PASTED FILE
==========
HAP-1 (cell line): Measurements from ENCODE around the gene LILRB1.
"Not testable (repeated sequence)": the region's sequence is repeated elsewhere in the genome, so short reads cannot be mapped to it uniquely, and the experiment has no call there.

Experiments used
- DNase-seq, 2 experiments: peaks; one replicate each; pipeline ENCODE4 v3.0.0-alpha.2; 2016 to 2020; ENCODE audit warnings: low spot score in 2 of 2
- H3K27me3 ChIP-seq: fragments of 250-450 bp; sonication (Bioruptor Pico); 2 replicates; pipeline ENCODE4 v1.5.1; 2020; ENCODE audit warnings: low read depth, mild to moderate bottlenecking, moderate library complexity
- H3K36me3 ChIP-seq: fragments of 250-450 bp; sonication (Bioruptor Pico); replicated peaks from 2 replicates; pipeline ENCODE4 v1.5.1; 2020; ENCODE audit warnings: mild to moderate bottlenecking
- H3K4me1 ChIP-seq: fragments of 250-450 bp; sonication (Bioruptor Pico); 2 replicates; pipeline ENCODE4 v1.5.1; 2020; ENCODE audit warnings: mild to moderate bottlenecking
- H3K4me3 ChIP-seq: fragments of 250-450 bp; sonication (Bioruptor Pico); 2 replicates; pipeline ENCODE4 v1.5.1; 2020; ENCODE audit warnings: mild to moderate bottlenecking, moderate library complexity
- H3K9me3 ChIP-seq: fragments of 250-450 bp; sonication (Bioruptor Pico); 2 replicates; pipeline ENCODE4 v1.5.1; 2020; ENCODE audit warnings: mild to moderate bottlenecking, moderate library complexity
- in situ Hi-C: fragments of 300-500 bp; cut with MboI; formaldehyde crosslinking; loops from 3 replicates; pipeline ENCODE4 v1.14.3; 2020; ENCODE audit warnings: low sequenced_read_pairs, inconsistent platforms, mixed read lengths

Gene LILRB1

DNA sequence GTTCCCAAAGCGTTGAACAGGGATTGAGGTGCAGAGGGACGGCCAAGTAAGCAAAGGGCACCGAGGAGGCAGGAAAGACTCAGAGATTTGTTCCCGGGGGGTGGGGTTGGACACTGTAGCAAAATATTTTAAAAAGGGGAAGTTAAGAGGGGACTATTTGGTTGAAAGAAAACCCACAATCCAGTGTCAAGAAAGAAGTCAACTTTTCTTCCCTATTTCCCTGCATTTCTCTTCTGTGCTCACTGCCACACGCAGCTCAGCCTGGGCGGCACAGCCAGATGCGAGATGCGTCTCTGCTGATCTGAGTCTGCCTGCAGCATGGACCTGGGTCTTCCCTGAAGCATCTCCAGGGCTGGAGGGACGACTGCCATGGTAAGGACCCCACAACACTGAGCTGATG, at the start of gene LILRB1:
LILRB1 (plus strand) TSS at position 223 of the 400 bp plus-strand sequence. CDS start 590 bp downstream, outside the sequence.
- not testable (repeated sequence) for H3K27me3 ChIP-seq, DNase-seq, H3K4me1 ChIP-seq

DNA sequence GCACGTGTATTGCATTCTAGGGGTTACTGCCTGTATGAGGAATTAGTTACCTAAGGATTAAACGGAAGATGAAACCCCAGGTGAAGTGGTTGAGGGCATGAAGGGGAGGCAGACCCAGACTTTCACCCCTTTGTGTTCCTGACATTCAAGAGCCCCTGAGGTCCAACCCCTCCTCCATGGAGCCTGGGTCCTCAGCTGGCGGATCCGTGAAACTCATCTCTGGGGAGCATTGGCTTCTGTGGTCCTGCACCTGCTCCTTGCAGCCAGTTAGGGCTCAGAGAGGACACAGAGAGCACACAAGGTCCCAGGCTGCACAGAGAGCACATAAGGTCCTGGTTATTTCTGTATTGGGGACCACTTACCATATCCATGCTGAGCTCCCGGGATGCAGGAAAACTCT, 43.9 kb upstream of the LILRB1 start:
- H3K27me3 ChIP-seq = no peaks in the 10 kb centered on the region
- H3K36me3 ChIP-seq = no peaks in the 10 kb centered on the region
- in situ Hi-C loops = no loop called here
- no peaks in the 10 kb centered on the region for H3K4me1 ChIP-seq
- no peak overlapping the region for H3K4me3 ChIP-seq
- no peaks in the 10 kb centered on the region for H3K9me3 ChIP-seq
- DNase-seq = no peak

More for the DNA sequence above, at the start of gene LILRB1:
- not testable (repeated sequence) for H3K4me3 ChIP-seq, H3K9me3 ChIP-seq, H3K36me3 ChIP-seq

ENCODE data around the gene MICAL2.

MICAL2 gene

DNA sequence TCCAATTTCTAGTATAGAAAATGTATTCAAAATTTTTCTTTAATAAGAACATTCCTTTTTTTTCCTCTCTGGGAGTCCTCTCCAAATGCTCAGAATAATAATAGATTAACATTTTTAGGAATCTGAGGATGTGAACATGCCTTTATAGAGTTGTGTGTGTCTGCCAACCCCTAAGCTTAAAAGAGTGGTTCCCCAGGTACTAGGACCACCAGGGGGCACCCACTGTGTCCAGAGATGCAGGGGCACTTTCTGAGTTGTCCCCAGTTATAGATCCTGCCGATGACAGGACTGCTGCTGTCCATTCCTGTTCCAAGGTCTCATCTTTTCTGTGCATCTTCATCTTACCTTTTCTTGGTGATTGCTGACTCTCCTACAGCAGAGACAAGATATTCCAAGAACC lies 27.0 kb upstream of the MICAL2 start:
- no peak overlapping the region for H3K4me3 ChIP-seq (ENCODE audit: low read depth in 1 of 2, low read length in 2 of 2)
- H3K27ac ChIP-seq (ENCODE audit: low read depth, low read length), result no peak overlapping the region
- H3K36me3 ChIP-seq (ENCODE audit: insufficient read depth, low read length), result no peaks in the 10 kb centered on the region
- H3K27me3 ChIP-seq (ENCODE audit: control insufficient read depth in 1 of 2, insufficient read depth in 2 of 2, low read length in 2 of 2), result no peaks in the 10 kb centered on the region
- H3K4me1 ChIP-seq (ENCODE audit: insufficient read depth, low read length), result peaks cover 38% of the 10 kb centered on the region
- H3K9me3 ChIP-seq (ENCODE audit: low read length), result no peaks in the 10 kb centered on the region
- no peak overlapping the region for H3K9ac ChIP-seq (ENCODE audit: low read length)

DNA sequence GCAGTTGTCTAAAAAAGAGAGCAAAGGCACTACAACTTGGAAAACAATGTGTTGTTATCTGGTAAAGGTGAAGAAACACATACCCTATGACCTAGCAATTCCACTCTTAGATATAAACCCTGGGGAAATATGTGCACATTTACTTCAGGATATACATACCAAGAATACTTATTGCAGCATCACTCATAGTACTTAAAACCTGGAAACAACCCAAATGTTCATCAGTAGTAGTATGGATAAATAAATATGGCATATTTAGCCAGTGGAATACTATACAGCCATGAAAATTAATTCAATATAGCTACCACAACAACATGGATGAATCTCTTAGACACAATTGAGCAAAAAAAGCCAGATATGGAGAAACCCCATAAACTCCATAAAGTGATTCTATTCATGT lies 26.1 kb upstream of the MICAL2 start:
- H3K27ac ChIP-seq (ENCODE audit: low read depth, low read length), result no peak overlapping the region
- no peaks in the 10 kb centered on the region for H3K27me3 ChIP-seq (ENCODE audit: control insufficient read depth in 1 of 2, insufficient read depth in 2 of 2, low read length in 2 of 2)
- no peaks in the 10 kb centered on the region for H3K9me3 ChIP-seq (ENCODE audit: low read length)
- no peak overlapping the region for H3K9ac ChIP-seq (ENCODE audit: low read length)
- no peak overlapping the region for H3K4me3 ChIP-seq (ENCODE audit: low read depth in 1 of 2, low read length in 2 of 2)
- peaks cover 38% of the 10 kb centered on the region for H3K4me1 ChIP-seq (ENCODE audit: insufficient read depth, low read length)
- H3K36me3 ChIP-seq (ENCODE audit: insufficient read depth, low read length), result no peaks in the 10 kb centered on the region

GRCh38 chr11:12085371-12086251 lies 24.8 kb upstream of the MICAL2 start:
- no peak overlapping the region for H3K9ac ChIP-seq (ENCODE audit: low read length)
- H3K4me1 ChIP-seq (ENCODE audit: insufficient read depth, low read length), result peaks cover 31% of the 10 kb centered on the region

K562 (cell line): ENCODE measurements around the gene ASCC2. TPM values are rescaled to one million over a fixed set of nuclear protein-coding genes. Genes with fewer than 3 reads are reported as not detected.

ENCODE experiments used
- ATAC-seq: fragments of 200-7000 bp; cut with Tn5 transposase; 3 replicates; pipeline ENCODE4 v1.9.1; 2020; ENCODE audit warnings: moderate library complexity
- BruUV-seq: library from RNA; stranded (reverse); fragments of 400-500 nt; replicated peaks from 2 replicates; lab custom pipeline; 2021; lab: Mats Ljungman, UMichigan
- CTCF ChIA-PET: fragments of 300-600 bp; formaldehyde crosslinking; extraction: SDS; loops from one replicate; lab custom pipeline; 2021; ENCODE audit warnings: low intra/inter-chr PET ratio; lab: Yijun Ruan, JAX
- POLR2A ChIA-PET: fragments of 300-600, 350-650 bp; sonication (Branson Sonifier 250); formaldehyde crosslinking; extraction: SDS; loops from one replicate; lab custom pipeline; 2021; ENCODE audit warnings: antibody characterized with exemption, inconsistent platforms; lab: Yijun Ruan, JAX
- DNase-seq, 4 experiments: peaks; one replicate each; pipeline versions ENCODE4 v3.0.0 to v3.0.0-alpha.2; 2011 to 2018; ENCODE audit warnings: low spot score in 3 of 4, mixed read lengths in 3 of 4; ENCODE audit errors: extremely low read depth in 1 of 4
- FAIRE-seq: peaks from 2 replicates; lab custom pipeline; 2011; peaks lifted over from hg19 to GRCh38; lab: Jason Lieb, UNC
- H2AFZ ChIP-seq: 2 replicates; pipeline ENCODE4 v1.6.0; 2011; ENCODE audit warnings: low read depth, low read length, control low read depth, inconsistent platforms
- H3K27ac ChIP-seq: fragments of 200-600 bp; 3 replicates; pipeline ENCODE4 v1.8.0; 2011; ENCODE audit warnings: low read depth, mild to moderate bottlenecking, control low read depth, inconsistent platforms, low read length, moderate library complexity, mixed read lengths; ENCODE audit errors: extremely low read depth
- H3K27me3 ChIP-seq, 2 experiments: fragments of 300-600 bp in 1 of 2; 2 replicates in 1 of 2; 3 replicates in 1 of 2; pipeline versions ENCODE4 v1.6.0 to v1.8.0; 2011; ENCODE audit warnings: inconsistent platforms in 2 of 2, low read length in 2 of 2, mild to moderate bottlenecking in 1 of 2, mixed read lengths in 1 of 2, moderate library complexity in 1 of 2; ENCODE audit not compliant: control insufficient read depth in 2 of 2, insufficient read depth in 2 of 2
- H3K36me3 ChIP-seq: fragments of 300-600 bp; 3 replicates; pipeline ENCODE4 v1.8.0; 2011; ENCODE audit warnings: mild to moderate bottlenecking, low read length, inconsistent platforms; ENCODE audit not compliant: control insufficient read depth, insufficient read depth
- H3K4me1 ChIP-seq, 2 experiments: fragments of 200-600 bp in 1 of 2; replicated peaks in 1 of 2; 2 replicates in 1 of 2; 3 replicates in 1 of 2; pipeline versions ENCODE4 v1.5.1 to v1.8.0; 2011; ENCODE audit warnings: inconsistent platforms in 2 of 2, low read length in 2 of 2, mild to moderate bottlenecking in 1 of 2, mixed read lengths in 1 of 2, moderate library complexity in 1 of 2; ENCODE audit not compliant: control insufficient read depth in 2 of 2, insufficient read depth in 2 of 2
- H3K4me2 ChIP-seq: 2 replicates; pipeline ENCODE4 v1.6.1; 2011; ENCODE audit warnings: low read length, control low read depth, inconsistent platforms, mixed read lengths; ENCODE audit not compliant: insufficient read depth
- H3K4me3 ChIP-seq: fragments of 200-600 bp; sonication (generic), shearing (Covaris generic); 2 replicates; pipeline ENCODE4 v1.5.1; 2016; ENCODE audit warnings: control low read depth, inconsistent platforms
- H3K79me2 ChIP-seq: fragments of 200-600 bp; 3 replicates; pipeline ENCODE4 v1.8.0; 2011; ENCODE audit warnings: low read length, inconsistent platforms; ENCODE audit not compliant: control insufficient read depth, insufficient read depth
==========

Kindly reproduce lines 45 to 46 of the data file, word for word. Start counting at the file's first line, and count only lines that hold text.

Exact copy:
- H3K4me1 ChIP-seq (ENCODE audit: insufficient read depth, low read length), result peaks cover 31% of the 10 kb centered on the region

K562 (cell line): ENCODE measurements around the gene ASCC2. TPM values are rescaled to one million over a fixed set of nuclear protein-coding genes. Genes with fewer than 3 reads are reported as not detected.